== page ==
One of the first long term studies of its kind finds growing satisfaction among Chinese people towards central authorities.
When the Covid-19 virus was first discovered in China's Wuhan province, it was arguably the biggest test President Xi Jinping faced since he assumed power in 2013.
Now more than a year later since the pandemic began, China boasts about containing the virus, reporting the infection rate of under eighty-eight thousand, which puts it just behind Bahrain and slightly ahead of North Macedonian who together have a combined population of under four million.
China is now expected to be the only major economy that will see positive economic growth in 2020 and well ahead of its peers in getting its economy back on track in 2021.
A recent study by Harvard University found that Chinese people are acutely aware of and sensitive to how the government responds to managing the country.
While the survey doesn’t directly address the government's handling of the pandemic that has brought much of the West to its knees economically, it does offer a window on Chinese perceptions of their government.
Gaging the views of Chinese nationals given the country’s restrictive governance model is often hard if not impossible to do so without attracting the attention of the government.
Beijing is often sensitive about opinion polls, in particular, if they are conducted by outsiders.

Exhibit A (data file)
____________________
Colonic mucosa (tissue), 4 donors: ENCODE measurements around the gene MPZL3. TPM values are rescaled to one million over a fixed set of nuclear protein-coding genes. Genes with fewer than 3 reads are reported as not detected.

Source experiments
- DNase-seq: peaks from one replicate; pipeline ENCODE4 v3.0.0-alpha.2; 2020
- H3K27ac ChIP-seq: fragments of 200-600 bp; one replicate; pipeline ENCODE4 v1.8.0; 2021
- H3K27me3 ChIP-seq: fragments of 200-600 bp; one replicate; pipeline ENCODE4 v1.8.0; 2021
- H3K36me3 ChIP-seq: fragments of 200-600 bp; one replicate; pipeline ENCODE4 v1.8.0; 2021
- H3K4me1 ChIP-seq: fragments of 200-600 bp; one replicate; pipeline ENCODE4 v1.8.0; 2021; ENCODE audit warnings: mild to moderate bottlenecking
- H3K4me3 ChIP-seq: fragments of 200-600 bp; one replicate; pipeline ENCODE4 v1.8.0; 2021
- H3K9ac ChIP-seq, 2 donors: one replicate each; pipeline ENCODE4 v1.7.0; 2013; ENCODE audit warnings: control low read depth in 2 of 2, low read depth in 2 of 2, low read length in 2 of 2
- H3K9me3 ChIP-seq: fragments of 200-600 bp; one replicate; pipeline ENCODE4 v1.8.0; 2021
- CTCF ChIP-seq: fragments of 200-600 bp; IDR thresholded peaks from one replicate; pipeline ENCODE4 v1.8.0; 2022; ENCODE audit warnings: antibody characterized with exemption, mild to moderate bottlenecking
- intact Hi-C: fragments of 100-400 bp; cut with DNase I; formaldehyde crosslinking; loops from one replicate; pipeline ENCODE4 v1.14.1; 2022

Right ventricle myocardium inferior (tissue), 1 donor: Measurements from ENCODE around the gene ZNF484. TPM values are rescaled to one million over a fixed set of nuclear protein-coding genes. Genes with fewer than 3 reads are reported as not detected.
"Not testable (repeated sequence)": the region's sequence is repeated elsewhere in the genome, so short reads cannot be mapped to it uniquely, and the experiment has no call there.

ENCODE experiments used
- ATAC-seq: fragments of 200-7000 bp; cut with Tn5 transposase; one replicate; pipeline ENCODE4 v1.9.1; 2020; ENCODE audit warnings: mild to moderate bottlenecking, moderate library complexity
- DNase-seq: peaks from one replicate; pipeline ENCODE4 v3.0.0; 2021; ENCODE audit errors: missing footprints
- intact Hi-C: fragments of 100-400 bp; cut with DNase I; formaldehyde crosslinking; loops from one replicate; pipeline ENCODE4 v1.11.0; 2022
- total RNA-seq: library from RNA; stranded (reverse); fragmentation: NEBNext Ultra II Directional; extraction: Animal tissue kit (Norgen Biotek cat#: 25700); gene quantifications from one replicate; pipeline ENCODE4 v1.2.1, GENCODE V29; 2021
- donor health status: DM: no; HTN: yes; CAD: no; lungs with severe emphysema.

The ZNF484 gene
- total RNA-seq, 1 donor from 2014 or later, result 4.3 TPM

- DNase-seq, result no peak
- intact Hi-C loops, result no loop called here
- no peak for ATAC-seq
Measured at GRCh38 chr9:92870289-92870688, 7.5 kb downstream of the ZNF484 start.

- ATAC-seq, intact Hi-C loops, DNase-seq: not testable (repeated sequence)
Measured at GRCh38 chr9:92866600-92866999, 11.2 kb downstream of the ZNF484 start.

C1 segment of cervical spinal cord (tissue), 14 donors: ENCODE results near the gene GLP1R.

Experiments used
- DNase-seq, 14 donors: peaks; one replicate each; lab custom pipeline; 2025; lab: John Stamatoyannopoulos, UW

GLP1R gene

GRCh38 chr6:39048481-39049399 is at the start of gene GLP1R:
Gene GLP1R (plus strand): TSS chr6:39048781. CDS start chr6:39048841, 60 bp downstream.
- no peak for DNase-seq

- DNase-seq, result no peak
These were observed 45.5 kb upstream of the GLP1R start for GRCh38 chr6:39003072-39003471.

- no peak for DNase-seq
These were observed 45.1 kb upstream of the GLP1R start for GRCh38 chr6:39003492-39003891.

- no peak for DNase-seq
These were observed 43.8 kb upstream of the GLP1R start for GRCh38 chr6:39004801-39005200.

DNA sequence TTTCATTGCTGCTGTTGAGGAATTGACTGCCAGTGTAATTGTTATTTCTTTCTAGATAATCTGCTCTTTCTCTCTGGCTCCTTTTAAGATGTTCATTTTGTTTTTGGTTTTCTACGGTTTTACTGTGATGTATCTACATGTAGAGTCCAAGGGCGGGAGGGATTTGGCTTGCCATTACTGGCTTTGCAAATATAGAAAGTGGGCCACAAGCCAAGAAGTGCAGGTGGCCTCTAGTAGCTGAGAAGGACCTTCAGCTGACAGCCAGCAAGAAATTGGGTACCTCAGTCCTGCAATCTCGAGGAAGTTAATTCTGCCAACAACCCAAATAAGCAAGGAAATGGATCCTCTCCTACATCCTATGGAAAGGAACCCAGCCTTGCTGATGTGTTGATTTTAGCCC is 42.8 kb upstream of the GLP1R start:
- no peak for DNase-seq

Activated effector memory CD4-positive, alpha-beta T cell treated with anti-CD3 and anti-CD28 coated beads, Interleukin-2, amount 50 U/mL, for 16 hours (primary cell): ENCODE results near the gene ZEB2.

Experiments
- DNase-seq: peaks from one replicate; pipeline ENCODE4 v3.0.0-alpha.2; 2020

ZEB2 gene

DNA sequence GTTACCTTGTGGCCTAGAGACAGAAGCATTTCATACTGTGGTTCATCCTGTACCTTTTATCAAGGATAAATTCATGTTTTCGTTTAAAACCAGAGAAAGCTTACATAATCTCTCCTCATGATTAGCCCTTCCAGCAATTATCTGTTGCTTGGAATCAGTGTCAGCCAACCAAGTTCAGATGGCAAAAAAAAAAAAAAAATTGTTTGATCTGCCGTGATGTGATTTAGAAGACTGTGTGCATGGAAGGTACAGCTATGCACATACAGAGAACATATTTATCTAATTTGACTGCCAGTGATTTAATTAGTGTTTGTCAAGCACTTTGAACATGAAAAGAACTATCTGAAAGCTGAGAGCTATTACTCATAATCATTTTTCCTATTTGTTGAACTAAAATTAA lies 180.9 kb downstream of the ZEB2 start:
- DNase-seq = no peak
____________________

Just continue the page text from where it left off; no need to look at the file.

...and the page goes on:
The Harvard Ash Center for Democratic Governance and Innovation has published one of the first studies looking at Chinese views of their government.
Since 2003, the Ash Centre has been tracking satisfaction of government performance, one of the only independent studies that have broached the topic. The authors of the study found that “Chinese citizen satisfaction with government has increased virtually across the board,” over the years.
From “national policies to the conduct of local town officials, Chinese citizens rate the government as more capable and effective than ever before,” the study found.
The country’s marginalised groups also experienced an increase in satisfaction.
Most citizens associated their well being either negatively or positively to real changes that they saw around them, whether it was an increasing income or the environment.
The authors suggested that support towards the government “could be undermined by the twin challenges of declining economic growth and a deteriorating natural environment.”
“For government leaders, this is a double-edged sword, as citizens who have grown accustomed to increases in living standards will expect such improvements to continue, and citizens who praise government officials for effective policies may indeed blame them when such policy failures affect them or their family members directly,” the report added.
In 2016, the last time the survey was carried out, 93.1 percent of respondents expressed being satisfied with their government. In the US, by comparison, only 68 percent of respondents could say the same about their federal government.
China’s Communist Party has understood that in part its legitimacy rests on providing effective and practical government. Its response to the coronavirus by taking tough action and effectively preventing the spread of the disease is a practical effort to show to the Chinese people that it can still offer solutions.
Surveys such as the one carried out by the Ash Centre, have been criticised in other studies which show that respondents in places such as China are less likely to give their free and open opinion if they believe the information could go back to authorities.
The Ash Centre report does, however, give an insight on what is important to Chinese people and how they see their government.